Propagation Of Dracaena marginata

Root Cane Cutting

  1. Dracaena marginata foliage grows on top along, bare stems referred to as canes.
  2. Cut the cane into pieces about two inches long, each with one node, reserving the top four to five inches of the cutting for use as a tip cutting.
  3. Dip the stem cutting into a rooting hormone, preferably indole-3-butyric acid to get faster results and stronger roots.
  4. Lay the pieces horizontally on a tray of seed-starting mix and push them down so that about half of the cutting remains above the soil.
  5. Wrap the tray in a transparent plastic bag to keep the humidity high and place it in a location that receives filtered sunlight.
  6. Pot the pieces in significantly large pots when they begin to grow.

Air Layering

  1. Air layering is the most efficient way of getting a good-sized plant from a dracaena marginata.
  2. Using air layering, root the plant before cutting it away from the parent plant.
  3. Selecting a healthy section of stem is very important in this process.
  4. Remove a ring of bark from the stem or make a shallow tongue-like shaped cut into the bark.
  5. Pack moistened sphagnum moss around the wound, wedging it into a tongue cut.
  6. Wrap a transparent plastic paper around the bundle of moss and the stem and secure each end with tape or twist ties.
  7. Visible roots will begin to develop at the wounding site within the bundle.
  8. When a healthy bundle of roots is observed, cut the air layer off the plant, unwrap the roots and plant in a good potting soil mix.


  1. Leave at least 5 inches of stub in the pot when you remove the top part of the original plant.
  2. Ensure that the soil remains consistently moist. Do not allow the soil to completely dry.
  3. A pair of new shoots will emerge to take the place of the old top growth.
  4. Apply a balanced liquid houseplant fertilizer every two weeks.
  5. Continue applying fertilizer and watering the soil and within 8 weeks your dracaena will be fully grown.

Tip Cuttings

  1. Ensure that the tip cutting is at least six inches long.
  2. Cut back all but a few leaves at the top and dip the lower two inches into a rooting hormone like indole-3-butyric acid.
  3. Stick the cutting at least 3 inches deep into a pot filled with seed starting mix.
  4. Water the tip-cutting growing medium sparingly.
  5. Wrap the entire pot in a transparent plastic bag and keep it out of direct light.
  6. Ensure that the seed starting medium remains consistently moist throughout.

Also Read: Different Types of Monstera

Repotting Dracaena marginata

Just like most houseplants, Dracaena marginata occasionally outgrows its current growing container and therefore, moving the plant to a larger container becomes inevitable. Moving the plant to a larger container isn’t a difficult task if done properly. Here is how you should proceed:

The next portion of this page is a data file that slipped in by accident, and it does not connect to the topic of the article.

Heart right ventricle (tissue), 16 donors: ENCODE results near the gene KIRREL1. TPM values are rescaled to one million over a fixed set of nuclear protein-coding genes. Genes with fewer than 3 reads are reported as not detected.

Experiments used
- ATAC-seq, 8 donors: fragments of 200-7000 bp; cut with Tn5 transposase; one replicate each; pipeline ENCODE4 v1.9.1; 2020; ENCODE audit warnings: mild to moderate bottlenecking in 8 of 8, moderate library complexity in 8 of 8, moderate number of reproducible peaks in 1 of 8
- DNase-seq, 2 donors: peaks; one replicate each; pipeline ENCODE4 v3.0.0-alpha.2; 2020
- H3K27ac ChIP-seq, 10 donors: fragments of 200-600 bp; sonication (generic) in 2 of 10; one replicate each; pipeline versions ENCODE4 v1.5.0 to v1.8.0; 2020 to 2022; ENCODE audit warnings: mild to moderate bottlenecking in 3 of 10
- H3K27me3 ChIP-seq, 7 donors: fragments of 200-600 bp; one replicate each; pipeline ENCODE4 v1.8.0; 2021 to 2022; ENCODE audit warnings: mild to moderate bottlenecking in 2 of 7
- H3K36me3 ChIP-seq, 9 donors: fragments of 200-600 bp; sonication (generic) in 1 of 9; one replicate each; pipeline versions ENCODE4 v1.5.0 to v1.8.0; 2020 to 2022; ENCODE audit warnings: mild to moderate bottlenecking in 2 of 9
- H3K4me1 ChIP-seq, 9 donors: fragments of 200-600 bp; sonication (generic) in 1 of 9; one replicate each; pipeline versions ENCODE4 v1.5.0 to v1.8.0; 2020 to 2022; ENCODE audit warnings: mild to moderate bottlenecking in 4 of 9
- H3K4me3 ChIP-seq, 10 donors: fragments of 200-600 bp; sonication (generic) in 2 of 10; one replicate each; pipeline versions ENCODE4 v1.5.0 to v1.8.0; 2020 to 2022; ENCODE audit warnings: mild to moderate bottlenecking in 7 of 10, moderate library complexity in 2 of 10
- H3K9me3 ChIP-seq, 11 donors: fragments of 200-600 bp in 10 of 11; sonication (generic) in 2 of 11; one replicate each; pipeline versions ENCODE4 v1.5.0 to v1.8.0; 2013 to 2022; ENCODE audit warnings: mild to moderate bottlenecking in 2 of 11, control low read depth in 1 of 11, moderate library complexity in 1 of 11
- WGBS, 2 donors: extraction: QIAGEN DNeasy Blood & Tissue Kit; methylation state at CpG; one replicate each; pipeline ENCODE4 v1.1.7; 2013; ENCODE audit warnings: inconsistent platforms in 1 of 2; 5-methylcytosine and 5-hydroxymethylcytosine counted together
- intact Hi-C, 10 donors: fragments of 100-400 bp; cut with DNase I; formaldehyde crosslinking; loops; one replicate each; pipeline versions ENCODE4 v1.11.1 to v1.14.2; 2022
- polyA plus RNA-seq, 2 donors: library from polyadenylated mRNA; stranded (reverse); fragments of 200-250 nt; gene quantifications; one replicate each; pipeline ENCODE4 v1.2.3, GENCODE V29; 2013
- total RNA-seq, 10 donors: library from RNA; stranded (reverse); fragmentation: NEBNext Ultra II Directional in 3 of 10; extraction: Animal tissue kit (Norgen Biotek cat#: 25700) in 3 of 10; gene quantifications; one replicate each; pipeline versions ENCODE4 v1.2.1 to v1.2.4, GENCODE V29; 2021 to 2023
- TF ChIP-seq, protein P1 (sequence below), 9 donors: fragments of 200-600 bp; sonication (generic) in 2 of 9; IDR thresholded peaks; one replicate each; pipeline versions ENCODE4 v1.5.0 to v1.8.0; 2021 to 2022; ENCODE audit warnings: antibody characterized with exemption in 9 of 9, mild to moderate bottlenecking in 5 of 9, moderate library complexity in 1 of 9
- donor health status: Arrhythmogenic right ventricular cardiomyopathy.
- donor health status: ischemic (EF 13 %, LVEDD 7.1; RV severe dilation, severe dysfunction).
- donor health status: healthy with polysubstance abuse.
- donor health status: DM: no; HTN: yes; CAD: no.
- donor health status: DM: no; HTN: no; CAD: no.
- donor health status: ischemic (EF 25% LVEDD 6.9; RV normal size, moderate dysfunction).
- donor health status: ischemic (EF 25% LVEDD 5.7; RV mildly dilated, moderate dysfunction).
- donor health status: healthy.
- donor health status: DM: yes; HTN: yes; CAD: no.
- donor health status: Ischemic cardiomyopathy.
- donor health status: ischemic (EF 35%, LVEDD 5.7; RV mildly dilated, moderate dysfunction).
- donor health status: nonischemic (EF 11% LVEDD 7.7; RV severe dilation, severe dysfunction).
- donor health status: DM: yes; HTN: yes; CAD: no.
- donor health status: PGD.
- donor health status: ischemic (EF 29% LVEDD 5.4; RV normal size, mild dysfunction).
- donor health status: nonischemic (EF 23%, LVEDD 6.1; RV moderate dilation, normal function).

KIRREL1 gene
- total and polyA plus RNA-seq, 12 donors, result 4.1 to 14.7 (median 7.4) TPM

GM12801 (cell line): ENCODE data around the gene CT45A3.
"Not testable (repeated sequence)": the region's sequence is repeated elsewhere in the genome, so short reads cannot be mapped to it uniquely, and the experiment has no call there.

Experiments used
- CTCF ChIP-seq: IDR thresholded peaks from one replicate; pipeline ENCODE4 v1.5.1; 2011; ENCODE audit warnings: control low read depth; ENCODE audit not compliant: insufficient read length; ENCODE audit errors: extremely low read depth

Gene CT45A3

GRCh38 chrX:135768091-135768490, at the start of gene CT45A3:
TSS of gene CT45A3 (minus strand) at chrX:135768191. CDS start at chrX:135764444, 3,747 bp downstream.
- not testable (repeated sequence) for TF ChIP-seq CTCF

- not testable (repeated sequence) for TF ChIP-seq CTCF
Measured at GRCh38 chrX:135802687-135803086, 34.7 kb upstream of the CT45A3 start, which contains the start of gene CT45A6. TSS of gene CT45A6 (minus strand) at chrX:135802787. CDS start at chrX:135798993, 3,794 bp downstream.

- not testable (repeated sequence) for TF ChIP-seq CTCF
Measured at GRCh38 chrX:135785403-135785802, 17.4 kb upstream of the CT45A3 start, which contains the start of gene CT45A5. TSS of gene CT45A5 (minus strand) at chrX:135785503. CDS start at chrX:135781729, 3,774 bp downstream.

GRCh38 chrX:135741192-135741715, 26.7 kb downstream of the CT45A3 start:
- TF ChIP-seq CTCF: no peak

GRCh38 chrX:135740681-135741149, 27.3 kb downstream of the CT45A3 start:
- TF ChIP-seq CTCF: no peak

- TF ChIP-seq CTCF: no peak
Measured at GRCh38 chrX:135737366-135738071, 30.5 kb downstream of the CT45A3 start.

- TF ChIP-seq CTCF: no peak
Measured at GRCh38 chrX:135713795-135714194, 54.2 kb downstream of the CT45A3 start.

• Select a container/pot, made of any material that is at least 2-inches larger than the current growing container. Also, ensure that the container has sufficient drainage holes at the bottom.
  • Pour 1 to 2 inches of potting soil into the new container and moisten with water.
  • Remove dracaena marginata from its original container and shake off or wash off the roots to remove most of the old growing medium.
  • Place the dracaena marginata in the center of the new container. Check the dark area of the stem that marks the top of the root ball’s former position in the soil and make sure that the dracaena marginata plant sits no higher or lower in the new pot that it did in the original container.
  • Pour enough potting mix soil into the container to hold the dracaena plant in place and moisten the soil. Use fresh potting soil rather than re-using the old soil, to help prevent diseases and boost nutrition.
  • Adjust the position of the plant if need be, to keep it centered. Complete filling the pot with potting soil to within 1 inch of the rim of the container, preventing soil overflow when you water the plant.
  • Place small pebbles in a plant saucer or other drip pan before setting the new container on top; this raises the humidity around the plant as excess water from the pot fills the saucer/drip pan and evaporates slowly.
  • Place the repotted dracaena marginata back in its original point in the home garden or yard. In case you are relocating the plant, ensure that the new location receives medium to bright indirect sunlight. The place should also be warmer and well protected from drafts or wind gusts.
  • Mix a balanced liquid houseplant fertilizer with water according to the label instructions and then water the newly repotted dracaena thoroughly.

Common Problems


Dracaena Marginata are extremely sensitive to fluoride from water or superphosphate fertilizers. Dead, scorched-looking areas on the leaves and yellow or brown leaf margins and may indicate that a dragon tree has been exposed to high levels of fluoride. To avoid this type of problem, maintain a soil PH between 6.0 and 6.5, avoid fertilizing the dracaena marginata plant with products that contain fluoride (superphosphate fertilizers) and do not water the plant using water that has high fluoride levels. Also, regularly leach accumulated salts and fluoride out of the soil in potted plants by slowly running an amount of distilled water equal to about twice the volume of the corn plant’s container through the soil.